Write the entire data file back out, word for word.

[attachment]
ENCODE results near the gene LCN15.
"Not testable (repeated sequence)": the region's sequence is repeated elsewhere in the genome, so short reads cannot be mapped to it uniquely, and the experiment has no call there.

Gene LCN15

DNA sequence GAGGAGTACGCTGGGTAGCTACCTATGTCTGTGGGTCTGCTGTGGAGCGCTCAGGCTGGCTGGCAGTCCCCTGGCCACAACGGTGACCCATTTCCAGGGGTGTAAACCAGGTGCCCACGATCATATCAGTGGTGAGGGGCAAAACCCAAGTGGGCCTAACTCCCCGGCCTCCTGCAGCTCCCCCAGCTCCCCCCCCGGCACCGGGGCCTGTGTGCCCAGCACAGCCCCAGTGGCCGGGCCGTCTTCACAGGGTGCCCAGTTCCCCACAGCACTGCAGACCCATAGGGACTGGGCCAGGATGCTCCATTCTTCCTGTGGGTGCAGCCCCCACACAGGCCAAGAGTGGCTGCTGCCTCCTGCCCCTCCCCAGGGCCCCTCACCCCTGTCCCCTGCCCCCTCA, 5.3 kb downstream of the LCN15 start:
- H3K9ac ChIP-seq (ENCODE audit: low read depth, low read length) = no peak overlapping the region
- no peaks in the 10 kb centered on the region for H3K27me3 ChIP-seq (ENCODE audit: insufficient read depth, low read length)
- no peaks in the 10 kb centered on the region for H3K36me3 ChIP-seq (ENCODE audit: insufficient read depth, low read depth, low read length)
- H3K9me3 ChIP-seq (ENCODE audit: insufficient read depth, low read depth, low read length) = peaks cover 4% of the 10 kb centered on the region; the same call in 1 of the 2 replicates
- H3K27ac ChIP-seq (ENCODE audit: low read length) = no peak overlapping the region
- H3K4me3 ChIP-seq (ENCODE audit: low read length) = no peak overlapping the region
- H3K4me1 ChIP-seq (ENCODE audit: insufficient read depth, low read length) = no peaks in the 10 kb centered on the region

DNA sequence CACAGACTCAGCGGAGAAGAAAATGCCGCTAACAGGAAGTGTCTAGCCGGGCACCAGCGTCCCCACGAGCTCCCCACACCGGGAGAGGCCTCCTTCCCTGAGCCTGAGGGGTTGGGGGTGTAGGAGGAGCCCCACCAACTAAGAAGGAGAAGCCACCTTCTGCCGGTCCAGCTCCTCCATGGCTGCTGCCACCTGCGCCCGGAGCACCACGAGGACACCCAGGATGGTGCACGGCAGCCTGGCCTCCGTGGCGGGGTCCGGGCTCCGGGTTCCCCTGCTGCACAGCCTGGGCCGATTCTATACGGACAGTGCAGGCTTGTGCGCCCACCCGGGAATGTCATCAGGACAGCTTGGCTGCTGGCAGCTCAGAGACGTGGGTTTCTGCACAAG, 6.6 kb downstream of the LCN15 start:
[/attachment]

ENCODE results near the gene LCN15.
"Not testable (repeated sequence)": the region's sequence is repeated elsewhere in the genome, so short reads cannot be mapped to it uniquely, and the experiment has no call there.

Gene LCN15

DNA sequence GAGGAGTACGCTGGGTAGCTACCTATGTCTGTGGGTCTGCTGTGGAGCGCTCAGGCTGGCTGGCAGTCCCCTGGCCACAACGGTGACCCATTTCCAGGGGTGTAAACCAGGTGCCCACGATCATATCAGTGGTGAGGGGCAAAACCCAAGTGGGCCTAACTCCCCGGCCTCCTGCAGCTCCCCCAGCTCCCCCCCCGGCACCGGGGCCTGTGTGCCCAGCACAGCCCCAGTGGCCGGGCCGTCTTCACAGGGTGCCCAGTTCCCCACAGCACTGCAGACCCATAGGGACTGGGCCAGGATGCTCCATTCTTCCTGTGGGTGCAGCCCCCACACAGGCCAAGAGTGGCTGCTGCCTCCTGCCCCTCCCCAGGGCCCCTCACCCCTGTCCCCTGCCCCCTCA, 5.3 kb downstream of the LCN15 start:
- H3K9ac ChIP-seq (ENCODE audit: low read depth, low read length) = no peak overlapping the region
- no peaks in the 10 kb centered on the region for H3K27me3 ChIP-seq (ENCODE audit: insufficient read depth, low read length)
- no peaks in the 10 kb centered on the region for H3K36me3 ChIP-seq (ENCODE audit: insufficient read depth, low read depth, low read length)
- H3K9me3 ChIP-seq (ENCODE audit: insufficient read depth, low read depth, low read length) = peaks cover 4% of the 10 kb centered on the region; the same call in 1 of the 2 replicates
- H3K27ac ChIP-seq (ENCODE audit: low read length) = no peak overlapping the region
- H3K4me3 ChIP-seq (ENCODE audit: low read length) = no peak overlapping the region
- H3K4me1 ChIP-seq (ENCODE audit: insufficient read depth, low read length) = no peaks in the 10 kb centered on the region

DNA sequence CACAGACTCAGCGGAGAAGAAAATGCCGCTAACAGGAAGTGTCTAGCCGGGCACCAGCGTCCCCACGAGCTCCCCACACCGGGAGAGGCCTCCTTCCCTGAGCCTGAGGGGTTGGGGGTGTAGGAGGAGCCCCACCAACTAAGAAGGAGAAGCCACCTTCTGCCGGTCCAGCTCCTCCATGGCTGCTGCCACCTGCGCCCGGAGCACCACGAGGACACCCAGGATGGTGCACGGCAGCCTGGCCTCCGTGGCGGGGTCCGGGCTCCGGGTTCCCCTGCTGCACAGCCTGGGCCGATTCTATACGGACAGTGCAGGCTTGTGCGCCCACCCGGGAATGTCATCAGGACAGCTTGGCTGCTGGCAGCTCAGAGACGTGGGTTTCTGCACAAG, 6.6 kb downstream of the LCN15 start: